STORY BY EMMA MUTH
Mass media have unprecedented influence across the globe. Media affect peoples’ thoughts and actions more than nearly any other force mankind has come to face.
Comedian John Oliver helps lead audiences through the media storm on his show “Last Week Tonight with John Oliver” with professionalism, tact and lots of sarcasm.
“Last Week Tonight” covers the previous week’s events with a healthy dose of satire-anything from salmon cannons to the Canadian election to the refugee crisis.
Beyond the show’s witty banter, Oliver’s coverage has started making a real impact on various social institutions and policy decisions.
On one episode, Oliver bashed mega-churches, particularly televangelists who exploit their audiences for money. To prove how easy it is to bypass US tax law and create a mega-church, Oliver founded his own church on-air, which was able to legally collect thousands of dollars from audience members.
Oliver dissolved the church soon after and donated the money to Doctors Without Borders.
Oliver’s most notable story covered net neutrality. Last year, the FCC proposed new rules that would allow large Internet providers to charge tech companies more money in exchange for faster Internet speeds.
Thousands of people commented on the FCC website after Oliver’s segment aired, crashing the site in the process.
Less than a year later, the FCC voted to pass rules protecting net neutrality.
In many ways, Oliver’s humor works to his advantage. While traditional news sources may be perceived as boring by younger audiences, comedic newscasts are able to keep viewers engaged. This allows more people greater access to education on issues they may not have known about otherwise.
“I love John Oliver because his show sheds light on serious issues in a hilarious context,” said junior magazine media major Molly Longman. “He makes you die laughing about the Russian import embargo, while making you understand and care about it — which is quite a feat.”
Humor certainly does not disqualify a journalist from being reputable, and the proof is in the pudding. Oliver’s unique reporting style has brought attention to obscure issues that are seldom covered on other media outlets.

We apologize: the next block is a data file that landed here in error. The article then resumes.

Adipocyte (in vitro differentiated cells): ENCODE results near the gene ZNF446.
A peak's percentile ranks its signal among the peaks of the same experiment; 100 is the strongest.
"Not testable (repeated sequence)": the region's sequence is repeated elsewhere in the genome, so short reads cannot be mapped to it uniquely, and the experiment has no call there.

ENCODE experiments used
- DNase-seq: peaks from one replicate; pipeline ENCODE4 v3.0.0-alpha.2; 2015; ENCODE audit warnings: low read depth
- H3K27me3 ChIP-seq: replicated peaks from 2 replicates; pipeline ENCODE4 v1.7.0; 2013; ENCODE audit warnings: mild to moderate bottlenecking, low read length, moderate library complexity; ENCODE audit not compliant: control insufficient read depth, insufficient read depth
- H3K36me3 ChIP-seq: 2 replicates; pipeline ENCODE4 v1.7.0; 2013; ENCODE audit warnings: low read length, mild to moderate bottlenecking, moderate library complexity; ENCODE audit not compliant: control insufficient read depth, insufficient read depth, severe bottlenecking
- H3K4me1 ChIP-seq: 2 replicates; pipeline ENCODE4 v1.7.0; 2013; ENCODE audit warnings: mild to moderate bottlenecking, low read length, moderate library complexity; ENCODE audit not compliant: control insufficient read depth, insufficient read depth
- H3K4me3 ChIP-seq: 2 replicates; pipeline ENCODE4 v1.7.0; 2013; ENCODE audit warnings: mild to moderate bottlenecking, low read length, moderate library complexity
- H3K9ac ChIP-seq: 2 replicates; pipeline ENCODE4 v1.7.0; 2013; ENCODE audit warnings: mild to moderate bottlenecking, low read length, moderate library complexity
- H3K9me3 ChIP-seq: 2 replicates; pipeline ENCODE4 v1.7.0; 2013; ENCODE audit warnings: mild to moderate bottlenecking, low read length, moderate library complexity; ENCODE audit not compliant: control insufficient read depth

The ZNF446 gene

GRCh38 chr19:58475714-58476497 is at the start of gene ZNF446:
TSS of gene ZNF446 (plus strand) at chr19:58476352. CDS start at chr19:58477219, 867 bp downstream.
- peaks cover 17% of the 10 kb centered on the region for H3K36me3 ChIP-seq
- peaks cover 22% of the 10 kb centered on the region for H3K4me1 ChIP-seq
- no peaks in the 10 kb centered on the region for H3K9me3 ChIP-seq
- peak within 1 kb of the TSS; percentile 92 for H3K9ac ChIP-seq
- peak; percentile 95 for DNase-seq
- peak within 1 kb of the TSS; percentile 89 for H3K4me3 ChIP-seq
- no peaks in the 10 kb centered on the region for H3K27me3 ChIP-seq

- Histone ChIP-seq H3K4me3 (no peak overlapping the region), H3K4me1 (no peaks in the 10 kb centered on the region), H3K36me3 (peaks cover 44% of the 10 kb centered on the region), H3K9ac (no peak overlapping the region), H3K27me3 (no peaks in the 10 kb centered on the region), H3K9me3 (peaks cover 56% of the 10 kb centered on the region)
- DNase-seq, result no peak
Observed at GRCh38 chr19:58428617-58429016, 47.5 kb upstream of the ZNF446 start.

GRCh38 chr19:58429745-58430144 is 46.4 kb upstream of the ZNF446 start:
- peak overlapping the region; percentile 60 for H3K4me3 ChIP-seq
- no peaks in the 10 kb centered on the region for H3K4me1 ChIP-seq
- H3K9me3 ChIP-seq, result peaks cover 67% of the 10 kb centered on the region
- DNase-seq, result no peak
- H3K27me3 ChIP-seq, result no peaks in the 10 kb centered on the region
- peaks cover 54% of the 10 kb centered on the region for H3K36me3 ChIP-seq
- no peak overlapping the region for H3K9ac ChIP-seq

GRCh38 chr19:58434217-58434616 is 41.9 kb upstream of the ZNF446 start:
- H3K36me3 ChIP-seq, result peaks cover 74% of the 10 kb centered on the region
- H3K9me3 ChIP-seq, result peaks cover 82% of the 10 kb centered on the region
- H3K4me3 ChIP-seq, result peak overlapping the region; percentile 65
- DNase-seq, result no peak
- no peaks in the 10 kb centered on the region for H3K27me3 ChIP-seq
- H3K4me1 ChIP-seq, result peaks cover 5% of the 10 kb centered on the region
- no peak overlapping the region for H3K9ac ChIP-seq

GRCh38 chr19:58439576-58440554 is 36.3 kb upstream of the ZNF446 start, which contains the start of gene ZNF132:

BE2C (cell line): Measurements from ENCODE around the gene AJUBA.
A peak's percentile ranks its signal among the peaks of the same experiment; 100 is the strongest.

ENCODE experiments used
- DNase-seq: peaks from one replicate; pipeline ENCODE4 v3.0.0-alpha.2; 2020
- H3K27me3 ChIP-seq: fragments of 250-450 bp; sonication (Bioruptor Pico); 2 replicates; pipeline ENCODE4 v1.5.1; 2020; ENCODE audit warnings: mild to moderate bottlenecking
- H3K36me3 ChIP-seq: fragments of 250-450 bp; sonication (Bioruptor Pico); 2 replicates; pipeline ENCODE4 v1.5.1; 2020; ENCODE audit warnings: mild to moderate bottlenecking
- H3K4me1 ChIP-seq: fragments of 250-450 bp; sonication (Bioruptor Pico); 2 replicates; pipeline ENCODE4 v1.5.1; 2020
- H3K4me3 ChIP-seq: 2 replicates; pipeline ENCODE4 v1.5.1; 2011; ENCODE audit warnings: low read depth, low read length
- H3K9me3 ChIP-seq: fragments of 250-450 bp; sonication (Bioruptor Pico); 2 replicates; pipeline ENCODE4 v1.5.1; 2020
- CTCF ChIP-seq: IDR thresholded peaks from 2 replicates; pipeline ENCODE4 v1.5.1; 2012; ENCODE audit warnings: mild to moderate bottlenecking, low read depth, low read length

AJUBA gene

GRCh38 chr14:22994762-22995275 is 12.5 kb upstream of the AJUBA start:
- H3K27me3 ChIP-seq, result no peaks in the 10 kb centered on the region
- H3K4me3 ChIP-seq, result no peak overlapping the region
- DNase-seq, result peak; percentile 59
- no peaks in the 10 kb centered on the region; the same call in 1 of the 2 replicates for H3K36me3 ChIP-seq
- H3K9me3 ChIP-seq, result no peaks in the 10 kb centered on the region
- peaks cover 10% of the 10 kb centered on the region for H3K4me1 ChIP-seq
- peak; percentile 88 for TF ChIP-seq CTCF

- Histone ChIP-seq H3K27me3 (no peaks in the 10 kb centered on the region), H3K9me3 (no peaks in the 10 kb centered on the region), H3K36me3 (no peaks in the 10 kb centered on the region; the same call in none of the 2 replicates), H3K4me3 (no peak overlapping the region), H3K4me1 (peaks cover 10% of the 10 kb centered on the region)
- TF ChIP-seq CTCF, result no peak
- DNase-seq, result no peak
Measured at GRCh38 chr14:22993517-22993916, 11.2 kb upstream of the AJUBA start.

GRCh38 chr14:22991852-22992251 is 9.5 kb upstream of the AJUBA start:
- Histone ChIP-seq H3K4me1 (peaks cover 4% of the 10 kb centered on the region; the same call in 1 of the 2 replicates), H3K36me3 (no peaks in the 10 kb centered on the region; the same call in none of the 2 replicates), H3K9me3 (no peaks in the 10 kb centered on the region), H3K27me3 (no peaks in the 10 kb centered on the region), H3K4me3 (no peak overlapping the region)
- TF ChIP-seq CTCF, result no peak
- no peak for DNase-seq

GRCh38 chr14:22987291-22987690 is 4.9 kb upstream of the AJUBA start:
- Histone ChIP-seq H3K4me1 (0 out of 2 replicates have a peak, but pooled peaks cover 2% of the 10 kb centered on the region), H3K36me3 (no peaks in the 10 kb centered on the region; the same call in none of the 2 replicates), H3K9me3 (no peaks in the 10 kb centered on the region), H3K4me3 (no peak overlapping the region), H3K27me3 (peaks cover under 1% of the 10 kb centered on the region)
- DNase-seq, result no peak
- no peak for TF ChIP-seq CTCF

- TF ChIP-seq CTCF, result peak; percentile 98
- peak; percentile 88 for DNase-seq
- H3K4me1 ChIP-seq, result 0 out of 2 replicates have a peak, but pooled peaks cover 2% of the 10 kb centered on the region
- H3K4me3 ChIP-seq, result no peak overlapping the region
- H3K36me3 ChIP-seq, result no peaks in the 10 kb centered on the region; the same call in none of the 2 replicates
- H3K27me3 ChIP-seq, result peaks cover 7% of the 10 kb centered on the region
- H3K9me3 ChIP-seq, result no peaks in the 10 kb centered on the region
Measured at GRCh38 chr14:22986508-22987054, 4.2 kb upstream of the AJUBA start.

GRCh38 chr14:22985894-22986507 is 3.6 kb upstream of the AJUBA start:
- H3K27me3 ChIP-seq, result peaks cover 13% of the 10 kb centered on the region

By bringing attention to these issues, Oliver is able to encourage audience members to take action and make a difference in the topics he discusses.
Oftentimes, humorous news sources are able to convey a message more effectively than other news organizations.
“Jon Stewart was always very careful to be accurate in the actual claims he made. John Oliver is as well,” said politics professor Arthur Sanders. “People who watched The Colbert Report when he formed his own PAC learned much more about PACs than anyone who relied exclusively on traditional network newscasts. John Oliver teaches people about issues every week.”
The entertainment factor of Oliver’s reporting allows him to incorporate tactics traditional reporters cannot use.
These tactics contribute to the depth, thoroughness and discretion used in the stories covered on “Last Week Tonight.” This often makes Oliver’s reporting more successful than that of conventional news reporters.
“One thing that he does that makes him successful is spending an extended amount of time on a single story,” Sanders said. “His review of issues of the week that starts the show does look more like a ‘regular newcast,’ although even there he can spend more time on any story than the networks can. And when he gets to his ‘main story of the day’, he is clearly more like ‘60 Minutes’ than any network newscast.”
In today’s media climate, people are oversaturated with content, particularly millennials. Unable to navigate the tumultuous environment, the younger generation is out of touch with the issues that may influence their lives.
Through his focus and entertaining persona, Oliver makes approaching current events much less daunting.
“I think Oliver stands out because, unlike other late night comedians, he doesn’t just skim over issues. He picks one topic, and makes you really understand it and care about it,” Longman said. “Topics like government surveillance and oil company monopolies are not things you’re going to look into in your down time — unless John Oliver is presenting them to you. Basically, he makes learning about subjects that lack luster fun. He’s like the Bill Nye of the modern, adult world.”